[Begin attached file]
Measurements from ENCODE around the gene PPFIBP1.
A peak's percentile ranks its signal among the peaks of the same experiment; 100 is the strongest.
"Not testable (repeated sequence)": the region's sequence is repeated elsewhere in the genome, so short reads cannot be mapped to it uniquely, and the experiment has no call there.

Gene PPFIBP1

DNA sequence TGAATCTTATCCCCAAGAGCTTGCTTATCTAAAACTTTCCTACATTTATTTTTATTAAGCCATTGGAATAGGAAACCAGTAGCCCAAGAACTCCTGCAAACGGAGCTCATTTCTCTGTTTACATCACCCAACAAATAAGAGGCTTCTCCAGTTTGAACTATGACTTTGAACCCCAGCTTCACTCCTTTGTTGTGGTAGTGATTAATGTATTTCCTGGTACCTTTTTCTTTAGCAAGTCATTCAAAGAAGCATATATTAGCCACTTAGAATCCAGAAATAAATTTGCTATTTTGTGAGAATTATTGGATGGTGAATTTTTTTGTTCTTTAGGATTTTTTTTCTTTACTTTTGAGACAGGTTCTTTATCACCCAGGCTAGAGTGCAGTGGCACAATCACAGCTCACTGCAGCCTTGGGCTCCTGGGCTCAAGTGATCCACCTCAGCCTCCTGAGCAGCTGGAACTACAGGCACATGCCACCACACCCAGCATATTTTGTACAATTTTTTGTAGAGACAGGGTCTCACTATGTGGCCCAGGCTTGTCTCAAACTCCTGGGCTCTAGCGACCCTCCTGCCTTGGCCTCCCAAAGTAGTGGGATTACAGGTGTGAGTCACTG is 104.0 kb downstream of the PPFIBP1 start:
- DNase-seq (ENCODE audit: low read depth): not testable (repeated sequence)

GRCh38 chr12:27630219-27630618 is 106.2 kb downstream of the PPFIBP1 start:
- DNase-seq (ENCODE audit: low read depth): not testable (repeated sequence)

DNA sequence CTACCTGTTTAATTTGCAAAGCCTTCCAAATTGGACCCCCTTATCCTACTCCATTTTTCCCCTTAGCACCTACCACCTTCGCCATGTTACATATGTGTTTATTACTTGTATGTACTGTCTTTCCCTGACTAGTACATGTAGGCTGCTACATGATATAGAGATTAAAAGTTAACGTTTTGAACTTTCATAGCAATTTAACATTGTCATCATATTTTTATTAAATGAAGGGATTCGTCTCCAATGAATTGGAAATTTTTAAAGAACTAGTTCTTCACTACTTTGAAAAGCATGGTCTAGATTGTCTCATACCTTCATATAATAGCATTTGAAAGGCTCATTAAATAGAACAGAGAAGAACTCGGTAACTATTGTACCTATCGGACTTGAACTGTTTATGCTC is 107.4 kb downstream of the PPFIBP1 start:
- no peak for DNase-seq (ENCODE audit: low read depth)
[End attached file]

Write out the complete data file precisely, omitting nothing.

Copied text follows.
Measurements from ENCODE around the gene PPFIBP1.
A peak's percentile ranks its signal among the peaks of the same experiment; 100 is the strongest.
"Not testable (repeated sequence)": the region's sequence is repeated elsewhere in the genome, so short reads cannot be mapped to it uniquely, and the experiment has no call there.

Gene PPFIBP1

DNA sequence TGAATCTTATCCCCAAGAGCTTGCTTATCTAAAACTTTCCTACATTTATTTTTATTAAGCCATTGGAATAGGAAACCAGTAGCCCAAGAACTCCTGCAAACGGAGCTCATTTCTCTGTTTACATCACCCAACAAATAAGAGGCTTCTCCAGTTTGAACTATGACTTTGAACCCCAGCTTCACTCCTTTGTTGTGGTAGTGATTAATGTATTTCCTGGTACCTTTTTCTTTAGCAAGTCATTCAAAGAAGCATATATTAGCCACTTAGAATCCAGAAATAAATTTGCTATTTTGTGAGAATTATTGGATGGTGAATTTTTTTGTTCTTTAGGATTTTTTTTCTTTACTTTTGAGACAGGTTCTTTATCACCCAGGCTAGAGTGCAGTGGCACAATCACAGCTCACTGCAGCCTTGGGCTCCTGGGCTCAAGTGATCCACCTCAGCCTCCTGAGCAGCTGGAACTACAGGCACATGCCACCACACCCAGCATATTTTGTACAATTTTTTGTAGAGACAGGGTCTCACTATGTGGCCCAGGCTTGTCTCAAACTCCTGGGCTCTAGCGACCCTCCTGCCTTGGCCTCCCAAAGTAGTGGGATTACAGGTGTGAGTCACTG is 104.0 kb downstream of the PPFIBP1 start:
- DNase-seq (ENCODE audit: low read depth): not testable (repeated sequence)

GRCh38 chr12:27630219-27630618 is 106.2 kb downstream of the PPFIBP1 start:
- DNase-seq (ENCODE audit: low read depth): not testable (repeated sequence)

DNA sequence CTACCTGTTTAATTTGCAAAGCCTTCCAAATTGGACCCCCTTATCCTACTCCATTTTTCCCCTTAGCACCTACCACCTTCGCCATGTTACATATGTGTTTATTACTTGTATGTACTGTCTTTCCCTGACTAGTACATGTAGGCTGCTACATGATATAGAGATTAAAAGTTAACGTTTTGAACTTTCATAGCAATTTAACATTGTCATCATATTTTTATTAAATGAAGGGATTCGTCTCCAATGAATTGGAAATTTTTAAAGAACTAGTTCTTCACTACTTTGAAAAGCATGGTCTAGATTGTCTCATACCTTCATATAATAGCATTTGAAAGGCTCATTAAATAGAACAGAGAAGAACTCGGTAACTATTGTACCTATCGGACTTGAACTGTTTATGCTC is 107.4 kb downstream of the PPFIBP1 start:
- no peak for DNase-seq (ENCODE audit: low read depth)